The Hardness of Matter and Water fulfills a poetic odyssey Québécois poet Pierre Nepveu began over four decades ago. Through a sequence of four prose poems, his anonymous protagonist walks from the heart of present-day Montreal into its southwestern margins, where the metropolis began centuries ago and which now “lays out its memories on the young grass.” Questioning his sense of belonging, social unease and mortality as he walks, and following “a shadowy voice that neither sings nor speaks,” Nepveu transports readers across wide spans of history, geography, metaphysics and speculation.

A 2016 finalist for the Governor General’s Literary Award for Poetry in French, rendered in English by award-winning translator Donald Winkler, The Hardness of Matter and Water is poetry at its meditative, insightful best.
Press

On Four Days:
"Buell... delights readers with vivid descriptions of English Montreal in the early 1960s—its Irish mobsters, aristocratic Westmount denizens, the city's affluence and its under-belly.... Véhicule Press has done a great service in republishing Four Days

On Mayonnaise:
"Not content to simply write about Brautigan, nor to write like Brautigan, Plamondon delivers a zinger concerning the strange connection between Brautigan and Rivages that will leave the reader wondering just where truth ends and fiction begins." - Vince Tinguely, Montreal Review of Books

On
The Suicide's Son:
"Still, there is something in the opening gesture of an Arthur poem that has a sobering effect on our sensibility. ... Particular ideas or claims, like the statement of the belief in original sin, operate as centrifugal forces around which the narrative and imagistic pieces of an Arthur poem find their orientation." - Darren Bifford, HANGWIRE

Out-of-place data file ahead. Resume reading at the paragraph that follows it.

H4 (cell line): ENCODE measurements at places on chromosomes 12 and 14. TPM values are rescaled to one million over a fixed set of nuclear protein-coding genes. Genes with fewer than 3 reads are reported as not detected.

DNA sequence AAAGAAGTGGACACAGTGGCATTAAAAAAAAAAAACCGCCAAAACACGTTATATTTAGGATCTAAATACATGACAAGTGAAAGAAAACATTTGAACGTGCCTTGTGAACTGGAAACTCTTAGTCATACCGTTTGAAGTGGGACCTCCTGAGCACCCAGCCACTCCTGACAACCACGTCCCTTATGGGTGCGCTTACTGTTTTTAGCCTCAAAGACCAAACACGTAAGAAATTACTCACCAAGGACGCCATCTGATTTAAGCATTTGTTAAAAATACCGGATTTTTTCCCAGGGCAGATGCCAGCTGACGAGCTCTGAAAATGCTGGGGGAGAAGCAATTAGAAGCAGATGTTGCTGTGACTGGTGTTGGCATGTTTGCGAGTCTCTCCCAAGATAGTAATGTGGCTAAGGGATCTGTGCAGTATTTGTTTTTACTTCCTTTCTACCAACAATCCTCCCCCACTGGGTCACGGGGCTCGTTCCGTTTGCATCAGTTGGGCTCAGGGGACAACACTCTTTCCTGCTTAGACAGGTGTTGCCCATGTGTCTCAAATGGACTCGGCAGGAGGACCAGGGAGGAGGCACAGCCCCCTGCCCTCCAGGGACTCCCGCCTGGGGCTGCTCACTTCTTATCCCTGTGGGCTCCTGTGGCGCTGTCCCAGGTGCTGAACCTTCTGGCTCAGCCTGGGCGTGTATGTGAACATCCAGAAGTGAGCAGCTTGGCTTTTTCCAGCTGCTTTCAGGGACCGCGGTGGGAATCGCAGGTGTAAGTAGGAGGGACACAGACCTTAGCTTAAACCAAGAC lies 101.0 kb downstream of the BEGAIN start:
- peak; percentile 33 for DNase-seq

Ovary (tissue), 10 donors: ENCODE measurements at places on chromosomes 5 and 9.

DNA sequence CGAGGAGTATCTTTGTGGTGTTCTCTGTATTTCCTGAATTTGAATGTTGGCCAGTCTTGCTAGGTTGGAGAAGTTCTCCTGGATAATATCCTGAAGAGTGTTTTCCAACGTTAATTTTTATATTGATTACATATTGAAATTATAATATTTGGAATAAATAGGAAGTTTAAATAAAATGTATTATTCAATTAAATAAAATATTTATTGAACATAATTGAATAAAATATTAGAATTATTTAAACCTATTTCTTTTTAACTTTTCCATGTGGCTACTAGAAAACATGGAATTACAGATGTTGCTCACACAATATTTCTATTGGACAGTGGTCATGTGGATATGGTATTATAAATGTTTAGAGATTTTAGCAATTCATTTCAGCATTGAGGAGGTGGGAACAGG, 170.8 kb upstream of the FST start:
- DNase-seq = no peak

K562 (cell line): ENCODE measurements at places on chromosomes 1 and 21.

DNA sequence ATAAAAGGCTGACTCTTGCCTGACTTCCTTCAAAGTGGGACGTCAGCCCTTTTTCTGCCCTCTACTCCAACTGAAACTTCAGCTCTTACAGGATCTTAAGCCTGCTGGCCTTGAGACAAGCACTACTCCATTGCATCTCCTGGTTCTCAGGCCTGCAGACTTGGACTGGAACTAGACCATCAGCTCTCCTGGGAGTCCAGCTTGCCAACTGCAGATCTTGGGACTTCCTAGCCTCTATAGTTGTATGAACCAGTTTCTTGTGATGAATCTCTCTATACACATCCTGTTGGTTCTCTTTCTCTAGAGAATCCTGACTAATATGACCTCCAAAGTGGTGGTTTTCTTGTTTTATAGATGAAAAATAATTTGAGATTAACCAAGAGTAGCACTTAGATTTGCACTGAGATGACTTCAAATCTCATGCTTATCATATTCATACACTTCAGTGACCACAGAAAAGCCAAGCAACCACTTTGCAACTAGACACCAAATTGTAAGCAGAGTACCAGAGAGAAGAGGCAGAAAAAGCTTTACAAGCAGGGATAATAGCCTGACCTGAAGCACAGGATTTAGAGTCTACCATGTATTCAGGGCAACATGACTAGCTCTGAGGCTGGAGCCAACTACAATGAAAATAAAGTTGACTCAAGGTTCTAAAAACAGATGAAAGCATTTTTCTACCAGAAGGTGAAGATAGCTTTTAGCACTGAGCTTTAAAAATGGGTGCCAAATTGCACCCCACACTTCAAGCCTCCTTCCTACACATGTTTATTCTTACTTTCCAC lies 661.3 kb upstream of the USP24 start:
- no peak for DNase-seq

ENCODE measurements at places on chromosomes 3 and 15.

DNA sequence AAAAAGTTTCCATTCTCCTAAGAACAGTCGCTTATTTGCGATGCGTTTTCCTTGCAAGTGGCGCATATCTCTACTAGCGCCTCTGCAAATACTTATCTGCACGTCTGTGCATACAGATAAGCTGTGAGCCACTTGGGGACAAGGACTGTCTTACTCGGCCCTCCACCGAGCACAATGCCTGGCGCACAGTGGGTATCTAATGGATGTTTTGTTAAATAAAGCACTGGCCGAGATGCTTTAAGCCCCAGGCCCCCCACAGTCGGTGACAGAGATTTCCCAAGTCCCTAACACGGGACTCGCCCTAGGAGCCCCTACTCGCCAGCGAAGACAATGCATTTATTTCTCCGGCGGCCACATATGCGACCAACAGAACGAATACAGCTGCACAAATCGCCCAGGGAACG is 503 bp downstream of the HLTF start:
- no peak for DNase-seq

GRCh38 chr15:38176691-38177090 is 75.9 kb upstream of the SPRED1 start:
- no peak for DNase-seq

On
Aphelia:
This book was a pleasure to read, at times stark and haunting and at others wonderfully descriptive as to almost feel the sweat trickling down your back. The translation by Lesley Trites is on point and flows easily and naturally. - Ann Marie Boulanger, Quebec Reads

News

BRAVO ROBIN
We're chuffed that Robin Richardson won the 2019 Trillium Book Award for her poetry collection Sit How You Want. Kudos also to her Signal Editions editor, Carmine Starnino.

FOUNDER OF POETRY SERIES HONOURED BY MCGILL
Michael Harris was given an Honorary Doctorate (D.Litt., honoris causa) by McGill University on June 3rd, in the main for his contribution to the world of poetry as founder/editor of the Signal Editions poetry imprint of Vehicule Press.

KUDOS TO OUR SIGNAL POETS
Laura Ritland’s debut collection, East and West, has been nominated for the 2019 Pat Lowther Memorial Prize and Robin Richardson’s Sit How You Want for the 2019 Trillium Book Award.

THATS A LOT OF CANDLES!
2018 was our 45th anniversary. The publishing landscape has changed substantially since we began printing in the back of an artist-run gallery in downtown Montreal in 1973. Older, and perhaps wiser, we've changed too, but our commitment to Canadian writers and writing has remained constant. Here are some pictures from the anniversary celebration: Part One & Part TwoD.G. Jones
Poet-teacher-literary translator D.G. Jones has died at 87. Twice winner of the Governor General’s Literary Prize, and of other prizes, he was a formidable poet and pioneered the translation of Québec poetry.
In 2009 we were privileged to publish his collected poems, The Stream Exposed with All Its Stones.
Discover

Listen to Zebedee Nungak, Ulrikke S. Gernes, and Morten Stroksnes discuss the meaning of North on CBC Ideas.

Available together for the first time—all twelve books from the Ricochet Books series. Buy the Ricochet Bundle and collect all twelve riveting noir novels for 120$.

Listen to Elaine Kalman Naves in conversation with Nigel Beale. Robert Weaver, Godfather of Canadian Literature.

Richard King raves about Dimitri Nasrallah’s novel, The Bleeds, on CBC. Listen here.



SODEC, Québec  Canada Council for the Arts Canadian Heritage
The Canada Council
Véhicule Press acknowledges the generous support of its publishing program from the Book Publishing Industry Development Program of the Department of Canadian Heritage, The Canada Council for the Arts, and the Société de développement des entreprises culturelles du Québec (SODEC).